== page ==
Legislative Assembly for the ACT: 2006 Week 6 Hansard (8 June) . . Page.. 2026..
Question so resolved in the negative.
MR STEFANIAK (Ginninderra-Leader of the Opposition) (10.20): I move amendment No 3 circulated in my name [see schedule 1 at page 2037].
Amendment No 3 omits the section repealing the Health Promotion Act, one of the three areas that we say should not be covered by this bill.
MR SMYTH (Brindabella) (10.21): I just want to make the point again that the argument seems to be that the government wants some efficiency and that there are too many people supporting Healthpact. Therefore, the only solution, the only answer that we can possibly have to that, is to drag it back into the department. Again I make the point that not too many organisations that are dragged back into departments end up with increased effectiveness or efficiency. That was actually one of the outcomes of the reforms that occurred in Western Australia, courtesy of the Costello report for there.
Not only did they not save money in the required time frame, not only did they spend more money to set it up and not only did they employ extra staff to set it up, but also there was a decrease in effectiveness and a decrease in efficiency because people did not know the area that they were talking about or did not know the area's complexities, the groups on the ground or the actual needs of the community.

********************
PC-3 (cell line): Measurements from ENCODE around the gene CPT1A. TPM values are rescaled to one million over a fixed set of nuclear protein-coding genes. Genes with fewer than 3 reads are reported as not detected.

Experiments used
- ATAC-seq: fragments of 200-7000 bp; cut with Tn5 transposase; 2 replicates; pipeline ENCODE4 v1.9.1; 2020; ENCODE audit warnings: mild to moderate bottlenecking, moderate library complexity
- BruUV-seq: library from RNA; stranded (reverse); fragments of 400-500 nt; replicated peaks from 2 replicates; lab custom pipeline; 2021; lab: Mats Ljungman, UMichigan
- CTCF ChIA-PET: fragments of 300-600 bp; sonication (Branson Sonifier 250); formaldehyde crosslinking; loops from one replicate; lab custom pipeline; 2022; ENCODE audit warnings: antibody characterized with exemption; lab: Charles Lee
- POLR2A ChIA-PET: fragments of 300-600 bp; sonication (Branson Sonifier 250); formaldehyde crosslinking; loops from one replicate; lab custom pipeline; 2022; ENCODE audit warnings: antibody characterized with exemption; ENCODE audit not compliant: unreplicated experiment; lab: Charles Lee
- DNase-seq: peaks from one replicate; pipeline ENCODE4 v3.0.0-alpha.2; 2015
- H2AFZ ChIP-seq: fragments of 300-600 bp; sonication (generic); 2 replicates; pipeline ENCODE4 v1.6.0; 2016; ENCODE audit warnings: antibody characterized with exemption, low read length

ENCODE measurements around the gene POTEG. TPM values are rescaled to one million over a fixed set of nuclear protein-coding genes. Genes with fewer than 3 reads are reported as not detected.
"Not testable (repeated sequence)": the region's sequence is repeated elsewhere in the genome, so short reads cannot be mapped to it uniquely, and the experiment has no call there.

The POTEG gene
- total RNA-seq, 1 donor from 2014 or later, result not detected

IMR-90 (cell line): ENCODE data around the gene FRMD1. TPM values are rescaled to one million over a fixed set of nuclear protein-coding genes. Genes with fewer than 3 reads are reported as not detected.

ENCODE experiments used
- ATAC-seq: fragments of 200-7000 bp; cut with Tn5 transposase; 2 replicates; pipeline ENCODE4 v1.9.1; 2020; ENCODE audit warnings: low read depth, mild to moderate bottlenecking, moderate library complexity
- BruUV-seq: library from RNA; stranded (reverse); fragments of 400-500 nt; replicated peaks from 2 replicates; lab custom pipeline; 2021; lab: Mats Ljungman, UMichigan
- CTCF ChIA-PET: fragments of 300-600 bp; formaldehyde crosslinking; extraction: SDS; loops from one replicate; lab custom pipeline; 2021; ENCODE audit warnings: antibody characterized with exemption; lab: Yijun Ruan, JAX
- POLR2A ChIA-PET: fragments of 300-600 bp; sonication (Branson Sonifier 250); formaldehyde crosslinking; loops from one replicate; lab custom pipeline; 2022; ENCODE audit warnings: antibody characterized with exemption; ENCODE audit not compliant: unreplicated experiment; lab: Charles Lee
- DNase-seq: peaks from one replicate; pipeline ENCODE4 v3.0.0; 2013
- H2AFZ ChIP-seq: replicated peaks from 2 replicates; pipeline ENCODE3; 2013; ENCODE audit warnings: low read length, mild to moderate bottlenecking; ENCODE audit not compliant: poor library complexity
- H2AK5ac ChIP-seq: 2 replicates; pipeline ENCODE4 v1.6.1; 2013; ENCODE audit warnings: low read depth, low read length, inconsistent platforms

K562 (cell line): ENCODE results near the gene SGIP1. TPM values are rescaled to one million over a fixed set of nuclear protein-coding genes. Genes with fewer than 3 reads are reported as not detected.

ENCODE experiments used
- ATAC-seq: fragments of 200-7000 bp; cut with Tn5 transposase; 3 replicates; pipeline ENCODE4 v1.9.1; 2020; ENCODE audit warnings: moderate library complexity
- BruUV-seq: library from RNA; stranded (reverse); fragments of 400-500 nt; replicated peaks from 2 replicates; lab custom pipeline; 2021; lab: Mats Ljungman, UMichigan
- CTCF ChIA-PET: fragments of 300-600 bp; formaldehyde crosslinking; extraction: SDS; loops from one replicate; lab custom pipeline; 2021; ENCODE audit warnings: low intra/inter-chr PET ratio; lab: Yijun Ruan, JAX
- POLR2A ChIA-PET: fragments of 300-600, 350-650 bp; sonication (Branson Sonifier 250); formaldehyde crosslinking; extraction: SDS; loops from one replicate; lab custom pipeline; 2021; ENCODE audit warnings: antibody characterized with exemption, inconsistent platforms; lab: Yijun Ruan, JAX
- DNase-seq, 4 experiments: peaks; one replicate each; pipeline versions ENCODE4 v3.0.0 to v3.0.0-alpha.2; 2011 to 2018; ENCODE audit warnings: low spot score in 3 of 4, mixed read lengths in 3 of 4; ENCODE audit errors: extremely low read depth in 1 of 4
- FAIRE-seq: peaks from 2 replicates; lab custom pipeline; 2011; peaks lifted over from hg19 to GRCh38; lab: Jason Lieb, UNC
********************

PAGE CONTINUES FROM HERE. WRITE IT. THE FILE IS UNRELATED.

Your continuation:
Here we are again. I want to thank Ms Gallagher for the book she gave me. She launched it not so long ago when she became the health minister. It has Mr Corbell's smiling face inside and has him saying that it is a great organisation. He thanked them all for the 10 years of Healthpact. There were tea and scones. The former board members and directors were up the front of the photos. At the same time, the government knew full well that it was going to destroy the structure and the infrastructure that it had set up.
Everybody is in favour of efficiency. That is a reasonable thing. But if you have identified a lack of efficiency, why have you sat on your hands until this point, why have you not fixed it up and why have you not looked at other solutions? If the answer is efficiency, then get the efficiency dividend from the organisation as it exists rather than dragging it through a reform process which, if it follows what happened in Western Australia, and that is more than likely what will happen, will mean that it will be less effective and it will be less efficient. That is being short-sighted because, if we do not keep Canberrans healthy, the outcome will be that you will get more visits to the hospital.
Preventable diseases account for about one-third of all presentations to the hospital: a day in acute hospital care at a cost of $960 against some ASO1s and ASO2s. So there is the problem. The change is short-sighted, it will be less effective, it will be less efficient and it will be less in touch with its community. Therefore, it will have a negative effect on the health of Canberrans.
MR CORBELL (Molonglo-Attorney-General, Minister for Police and Emergency Services and Minister for Planning) (10.24): Mr Speaker, the challenge to the Liberal Party on this issue is quite simple: demonstrate where in the budget papers there is any reduction in the funding of health promotion activity in the territory.